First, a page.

Competitive Packet Routing
With modern communication systems a lot of challenges rise. Consider the Internet, which is a huge network of servers and wires. An amazing amount of data is transported through this network in every second and each packet of data is allowed to freely choose a path through this network. Such a complex scenario leads to a lot of questions:
- What is a good protocol to send informations through the Internet? Which rules could speed up the total performance of the network?
- How long does it take to send a packet from location A to location B?
- What is the benefit of a central authority compared to selfish users in the network? What would it cost to install such an authority? Can we decrease the total travel time without regulating the participants too much?
For dealing with this questions we combine concepts of game theory and network optimization.
Game theory deals with systems in which selfish and rational agents interact with each other. While in network optimization there is the so called packet routing problem which asks for central solution that coordinates all agents in such a network. We represent the internet as a graph, servers become nodes and the wires between them become arcs. Selfish players (representing the packets) want to traverse a network as fast as possible but the capacities of some arcs are too small to handle all players simultaneously. So some of the data has to wait until it can pass this bottleneck.To analyze this kind of conflict we search for equilibria that arise from the selfish decisions of the players. We try to prove the existence of these equilibria. In case of existence, we compare the performance of such states with those that would result if a central authority optimized the paths of all participants. Due to this we can give bounds or guarantees on how bad a lack of coordination can be. Therefore we are able to classify different networks and mechanisms by their performance.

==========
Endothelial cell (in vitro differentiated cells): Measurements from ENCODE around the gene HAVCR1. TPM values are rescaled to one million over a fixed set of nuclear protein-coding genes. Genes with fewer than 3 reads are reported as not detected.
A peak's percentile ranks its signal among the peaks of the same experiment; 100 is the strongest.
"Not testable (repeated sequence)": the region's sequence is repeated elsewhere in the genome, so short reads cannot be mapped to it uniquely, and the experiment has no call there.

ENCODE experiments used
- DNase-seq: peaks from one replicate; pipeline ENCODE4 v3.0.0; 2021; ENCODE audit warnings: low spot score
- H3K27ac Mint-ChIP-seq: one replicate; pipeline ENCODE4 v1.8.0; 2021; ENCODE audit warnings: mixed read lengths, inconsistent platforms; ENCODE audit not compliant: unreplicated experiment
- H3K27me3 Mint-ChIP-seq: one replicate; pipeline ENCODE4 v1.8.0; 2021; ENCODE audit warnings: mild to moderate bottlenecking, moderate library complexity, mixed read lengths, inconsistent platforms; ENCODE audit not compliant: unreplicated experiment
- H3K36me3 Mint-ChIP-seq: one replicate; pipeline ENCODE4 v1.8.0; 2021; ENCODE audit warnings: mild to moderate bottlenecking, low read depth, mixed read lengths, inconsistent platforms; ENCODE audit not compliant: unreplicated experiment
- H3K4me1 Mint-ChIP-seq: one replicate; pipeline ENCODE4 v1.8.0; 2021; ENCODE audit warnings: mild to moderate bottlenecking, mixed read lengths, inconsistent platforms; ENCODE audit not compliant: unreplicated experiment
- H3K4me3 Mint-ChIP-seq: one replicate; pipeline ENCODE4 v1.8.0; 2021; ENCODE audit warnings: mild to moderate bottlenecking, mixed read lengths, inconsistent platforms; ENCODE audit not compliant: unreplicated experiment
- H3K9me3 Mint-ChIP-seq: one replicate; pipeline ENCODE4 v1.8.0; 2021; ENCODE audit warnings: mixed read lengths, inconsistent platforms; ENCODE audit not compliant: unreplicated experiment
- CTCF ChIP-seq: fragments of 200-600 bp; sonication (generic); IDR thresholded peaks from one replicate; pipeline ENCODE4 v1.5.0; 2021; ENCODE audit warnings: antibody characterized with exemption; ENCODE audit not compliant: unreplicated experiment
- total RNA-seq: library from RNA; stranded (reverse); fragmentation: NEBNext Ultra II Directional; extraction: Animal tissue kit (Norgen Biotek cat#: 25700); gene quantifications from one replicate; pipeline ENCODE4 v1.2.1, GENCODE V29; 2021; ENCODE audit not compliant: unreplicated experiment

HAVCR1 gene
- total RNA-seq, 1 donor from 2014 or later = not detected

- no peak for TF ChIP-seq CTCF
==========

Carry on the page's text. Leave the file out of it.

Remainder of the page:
In a primary work we analyzed the impact of a priority list of all players on games, where each player owns a single packet . We derived several new bounds on the price of anarchy and stability for global and local priority policies. We also considered the question of the complexity of computing an optimal priority list. It turns out that even for very restricted cases, i.e. for routing on a tree, the computation of an optimal priority list is APX-hard.
-  Tobias Harks, Britta Peis, Daniel Schmand, and Laura Vargas Koch. Competitive Packet Routing with Priority Lists. 2016
Currently, we are working on Oligopolistic Routing Games, an extended version where each player is allowed to control an arbitrary number of packets.
Further in systems like traffic the priority depends not only on who you are (e.g. a police car) but more often on the road from which you come (e.g. a preference road). To deal with such situations we work on Routing Games with Edge Priorities.